Thursday, July 6, 2017

Satellite High School Teacher Charged With Child Molestation


SATELLITE BEACH, Florida - Charles Krininger, a Satellite High School teacher and Eastern Florida State College instructor was arrested and charged with lewd and lascivious conduct and promotion of sexual performance of a child under 16 years of age.


According to Brevard County Jail records, the complaint was made to the Satellite Beach Police Department but the Brevard County Sheriff's Office served a felony arrest warrant on the 40-year-old teacher who resides in Melbourne, Florida.

Krininger's bond was set at $30,000.

Krininger has been employed as a teacher in Brevard since 2002. He taught at Space Coast Jr./Sr. High in Port St. John from 2002 to 2005 before moving to Satellite High.

Many former female high school students had given Krininger the nickname "Creepy K" for several years prior to the Brevard Public Schools administration finally taking action.

Personnel records show he was counseled and warned by Satellite’s principal for making inappropriate and offensive comments to students in class in 2013.

Krininger earned an “effective” rating on his 2015 performance evaluation, the most recent. The Brevard County School Board recently chastised Brevard County School Superintendent Dr. Desmond Blackburn for being heavy-handed in giving out "highly-effective" and "effective" ratings to nearly every teacher at Brevard Public Schools.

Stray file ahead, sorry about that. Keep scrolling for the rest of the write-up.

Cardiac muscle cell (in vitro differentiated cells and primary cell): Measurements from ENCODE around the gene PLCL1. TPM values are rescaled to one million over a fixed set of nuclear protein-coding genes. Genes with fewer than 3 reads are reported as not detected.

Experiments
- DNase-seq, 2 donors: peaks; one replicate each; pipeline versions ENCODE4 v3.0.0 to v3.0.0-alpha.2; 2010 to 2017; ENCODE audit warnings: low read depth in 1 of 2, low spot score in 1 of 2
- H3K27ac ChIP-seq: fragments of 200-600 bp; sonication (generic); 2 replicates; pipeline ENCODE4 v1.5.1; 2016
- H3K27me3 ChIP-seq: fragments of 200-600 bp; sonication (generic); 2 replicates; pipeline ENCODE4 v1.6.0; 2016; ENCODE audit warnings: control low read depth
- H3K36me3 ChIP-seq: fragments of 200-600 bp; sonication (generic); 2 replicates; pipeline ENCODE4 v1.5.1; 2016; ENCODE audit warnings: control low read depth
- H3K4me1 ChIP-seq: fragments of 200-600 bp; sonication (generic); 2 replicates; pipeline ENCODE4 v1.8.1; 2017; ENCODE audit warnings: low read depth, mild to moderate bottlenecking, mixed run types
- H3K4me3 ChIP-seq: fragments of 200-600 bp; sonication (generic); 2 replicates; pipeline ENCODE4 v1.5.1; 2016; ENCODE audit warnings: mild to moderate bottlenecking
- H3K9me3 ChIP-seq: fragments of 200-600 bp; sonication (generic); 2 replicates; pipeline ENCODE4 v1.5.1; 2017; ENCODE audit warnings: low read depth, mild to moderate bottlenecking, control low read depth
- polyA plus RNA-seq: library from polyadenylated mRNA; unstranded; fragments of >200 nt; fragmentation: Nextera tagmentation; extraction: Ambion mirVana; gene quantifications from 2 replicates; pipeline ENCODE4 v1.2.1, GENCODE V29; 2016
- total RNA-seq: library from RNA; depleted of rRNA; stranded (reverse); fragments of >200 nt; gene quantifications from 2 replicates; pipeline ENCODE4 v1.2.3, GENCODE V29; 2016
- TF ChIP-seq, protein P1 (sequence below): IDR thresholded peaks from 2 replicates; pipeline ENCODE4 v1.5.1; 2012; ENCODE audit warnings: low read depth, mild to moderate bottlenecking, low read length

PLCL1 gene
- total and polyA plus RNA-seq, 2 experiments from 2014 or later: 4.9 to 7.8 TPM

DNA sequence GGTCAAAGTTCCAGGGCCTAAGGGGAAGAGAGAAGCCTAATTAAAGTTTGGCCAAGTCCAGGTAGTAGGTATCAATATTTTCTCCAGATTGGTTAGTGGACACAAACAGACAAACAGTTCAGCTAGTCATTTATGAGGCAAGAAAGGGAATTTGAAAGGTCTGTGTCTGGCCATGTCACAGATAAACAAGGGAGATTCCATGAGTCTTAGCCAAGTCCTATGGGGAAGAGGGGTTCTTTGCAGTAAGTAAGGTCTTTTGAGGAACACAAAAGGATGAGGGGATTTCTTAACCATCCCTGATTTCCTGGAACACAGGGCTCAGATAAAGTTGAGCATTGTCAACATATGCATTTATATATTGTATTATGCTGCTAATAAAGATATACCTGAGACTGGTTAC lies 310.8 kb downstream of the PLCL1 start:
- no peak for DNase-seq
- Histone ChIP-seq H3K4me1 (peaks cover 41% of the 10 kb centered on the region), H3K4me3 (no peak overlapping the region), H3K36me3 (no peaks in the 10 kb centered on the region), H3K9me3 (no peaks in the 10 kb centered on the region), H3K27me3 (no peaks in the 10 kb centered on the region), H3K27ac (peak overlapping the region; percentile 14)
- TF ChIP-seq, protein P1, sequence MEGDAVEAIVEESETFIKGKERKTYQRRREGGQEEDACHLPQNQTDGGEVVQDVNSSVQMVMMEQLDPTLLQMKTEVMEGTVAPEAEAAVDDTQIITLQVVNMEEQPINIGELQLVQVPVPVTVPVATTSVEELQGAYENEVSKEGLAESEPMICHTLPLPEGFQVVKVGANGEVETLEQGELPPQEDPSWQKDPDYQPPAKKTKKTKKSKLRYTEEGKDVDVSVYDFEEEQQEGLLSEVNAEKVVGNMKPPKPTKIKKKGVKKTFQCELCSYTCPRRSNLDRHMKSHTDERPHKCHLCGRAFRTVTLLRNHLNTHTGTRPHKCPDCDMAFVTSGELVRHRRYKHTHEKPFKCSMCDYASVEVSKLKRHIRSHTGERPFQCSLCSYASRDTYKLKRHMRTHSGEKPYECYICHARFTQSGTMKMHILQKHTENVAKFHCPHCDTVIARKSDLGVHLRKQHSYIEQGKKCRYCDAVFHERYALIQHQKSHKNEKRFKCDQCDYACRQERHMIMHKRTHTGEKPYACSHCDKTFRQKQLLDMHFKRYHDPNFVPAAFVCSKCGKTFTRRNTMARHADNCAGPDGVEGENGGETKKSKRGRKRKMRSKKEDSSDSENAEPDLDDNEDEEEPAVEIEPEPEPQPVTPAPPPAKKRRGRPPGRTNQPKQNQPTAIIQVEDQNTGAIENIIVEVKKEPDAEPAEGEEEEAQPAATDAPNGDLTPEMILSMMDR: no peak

Krininger, who had taught science at the Satellite Beach campus since 2006, was immediately removed from the school following a student complaint in February 2016 and put on administrative leave. Satellite’s principal contacted Satellite Beach Police upon learning of the student’s statement.

However, School Board records show that Krininger was nominated again in May 2017 for a teacher contract renewal for the 2017-18 school year.

The BPS administration claims that, under Florida law, school districts may terminate teachers on professional contracts upon conviction of certain crimes. In the meantime, Brevard Public Schools has kept Krininger on paid leave – "but away from children – upon advice of counsel," Brevard Public Schools spokesman Matt Reed wrote in a press release.

But it is not true that Krininger was kept away from Brevard Public School children. That's because he continued to work as an instructor at Eastern Florida State College where dual-enrolled Brevard Public high school children attend.

A media request made to Reed in the late afternoon today, asking if BPS notified EFSC of the pending investigation and potential harm to minor BPS children attending EFSC, has so far gone unanswered.

The State Attorney’s Office petitioned for a capias warrant on June 29, 2017 which was granted by a Brevard County Circuit Court judge. Krininger was then arrested July 5, 2017.

“It sickens me, totally sickens me, to have to report this kind of news,” Superintendent Desmond Blackburn said.

In addition to contacting police in 2016, BPS immediately launched its own investigation of Krininger and alerted the Department of Children and Families and the Department of Education’s Office of Professional Practices Services.

Blackburn said he hoped the case would not cause BPS’ nearly 9,000 other “amazing and selfless employees to be painted with a broad stroke of doubt.”

Just three days before Krininger's arrest, a former Brevard Public Schools bus driver and substitute teacher was also arrested for child molestation.

“I pray that you keep in mind that our employees are your neighbors, your friends, your family members, or you,” Blackburn said. “They are phenomenal. That said, when the small percentage commits a crime, especially against our babies, the school board and I will move assertively and transparently.”